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Identity, Ritual, and Power in Colonial Puebla
By Frances L. Ramos
288 pp. / 6.00 in x 9.00 in / 2012
Paper (978-0-8165-2117-3) [s]
Related Interest
  - Latin American Studies

Located between Mexico City and Veracruz, Puebla has been a political hub since its founding as Puebla de los Angeles in 1531. Frances L. Ramos's dynamic and meticulously researched study exposes and
Winner of the Michael C. Meyer Award for Best Best Book in Mexican History (2008-2012) from the Rocky Mountain Council for Latin American Studies

Scholars of ritual and colonial Latin America will welcome this fine addition to the historiography.

—The Catholic Historical Review

Ramos presents a sophisticated, complex and meticulously researched narrative that utilises ritual and ceremony as a way to explain the idiosyncrasies of identity and power in New Spain's 'second city'.—Journal of Latin American Studies

Identity, Ritual, and Power in Colonial Puebla is a sophisticated and nuanced discussion of the role of ritual in the negotiation and staging of conflicts in eighteenth-century Puebla.

—Javier Villa-Flores, author of Dangerous Speech: A Social History of Blasphemy in Colonial Mexico

explains the many (and often surprising) ways that politics and political culture were forged, tested, and demonstrated through public ceremonies in eighteenth-century Puebla, colonial Mexico's "second city."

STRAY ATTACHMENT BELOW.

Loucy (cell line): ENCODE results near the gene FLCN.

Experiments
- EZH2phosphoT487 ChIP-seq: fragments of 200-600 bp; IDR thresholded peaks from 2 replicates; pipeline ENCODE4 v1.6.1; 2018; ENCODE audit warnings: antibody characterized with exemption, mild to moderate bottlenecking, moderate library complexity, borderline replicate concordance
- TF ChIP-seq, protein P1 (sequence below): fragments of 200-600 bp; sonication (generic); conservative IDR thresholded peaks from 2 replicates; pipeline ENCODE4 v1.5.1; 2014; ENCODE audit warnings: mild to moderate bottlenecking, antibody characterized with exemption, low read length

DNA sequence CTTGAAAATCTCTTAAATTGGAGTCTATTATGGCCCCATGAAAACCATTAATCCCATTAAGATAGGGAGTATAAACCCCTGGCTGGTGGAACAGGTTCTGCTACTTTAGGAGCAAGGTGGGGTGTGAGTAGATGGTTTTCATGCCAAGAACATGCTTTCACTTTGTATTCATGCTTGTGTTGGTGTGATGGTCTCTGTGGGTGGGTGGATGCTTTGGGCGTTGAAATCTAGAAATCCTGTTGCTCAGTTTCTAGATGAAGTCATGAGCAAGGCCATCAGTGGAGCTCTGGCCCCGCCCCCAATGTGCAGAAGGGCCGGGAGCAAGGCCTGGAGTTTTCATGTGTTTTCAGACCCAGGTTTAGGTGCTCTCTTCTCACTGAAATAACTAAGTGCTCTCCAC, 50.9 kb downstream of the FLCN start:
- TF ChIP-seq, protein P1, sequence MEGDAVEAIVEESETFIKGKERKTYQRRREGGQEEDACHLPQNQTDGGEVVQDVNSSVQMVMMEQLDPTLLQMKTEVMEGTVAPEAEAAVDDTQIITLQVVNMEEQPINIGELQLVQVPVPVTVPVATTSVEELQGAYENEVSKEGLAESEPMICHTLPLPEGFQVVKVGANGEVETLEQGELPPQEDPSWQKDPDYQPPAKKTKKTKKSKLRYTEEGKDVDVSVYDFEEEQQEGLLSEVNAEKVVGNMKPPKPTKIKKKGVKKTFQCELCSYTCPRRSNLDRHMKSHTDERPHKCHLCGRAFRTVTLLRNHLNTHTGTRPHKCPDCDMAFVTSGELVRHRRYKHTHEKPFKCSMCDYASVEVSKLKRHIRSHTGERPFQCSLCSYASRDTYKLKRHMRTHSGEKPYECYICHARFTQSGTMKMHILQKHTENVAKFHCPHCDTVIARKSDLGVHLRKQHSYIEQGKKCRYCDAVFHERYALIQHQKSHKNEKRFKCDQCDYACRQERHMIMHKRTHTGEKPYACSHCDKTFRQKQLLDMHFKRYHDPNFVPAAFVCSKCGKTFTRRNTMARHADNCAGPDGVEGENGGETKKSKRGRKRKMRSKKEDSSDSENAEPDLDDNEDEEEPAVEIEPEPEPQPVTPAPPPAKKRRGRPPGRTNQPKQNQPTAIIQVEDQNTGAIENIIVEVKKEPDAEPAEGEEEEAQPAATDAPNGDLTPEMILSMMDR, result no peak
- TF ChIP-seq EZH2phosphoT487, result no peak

With Ramos as a guide, we are not only dazzled by the trappings of power—the silk canopies, brocaded robes, and exploding fireworks—but are also witnesses to the public spectacles through which municipal councilmen consolidated local and imperial rule. By sponsoring a wide variety of carefully choreographed rituals, the municipal council made locals into audience, participants, and judges of the city's tumultuous political life. Public rituals encouraged residents to identify with the Roman Catholic Church, their respective corporations, the Spanish Empire, and their city, but also provided arenas where individuals and groups could vie for power.

As Ramos portrays the royal oath ceremonies, funerary rites, feast-day celebrations, viceregal entrance ceremonies, and Holy Week processions, we have to wonder who paid for these elaborate rituals—and why. Ramos discovers and decodes the intense debates over expenditures for public rituals and finds them to be a central part of ongoing efforts of councilmen to negotiate political relationships. Even with the Spanish Crown's increasing disapproval of costly public ritual and a worsening economy, Puebla's councilmen consistently defied all attempts to diminish their importance.

Ramos innovatively employs a wealth of source materials, including council minutes, judicial cases, official correspondence, and printed sermons, to illustrate how public rituals became pivotal in the shaping of Puebla's complex political culture.

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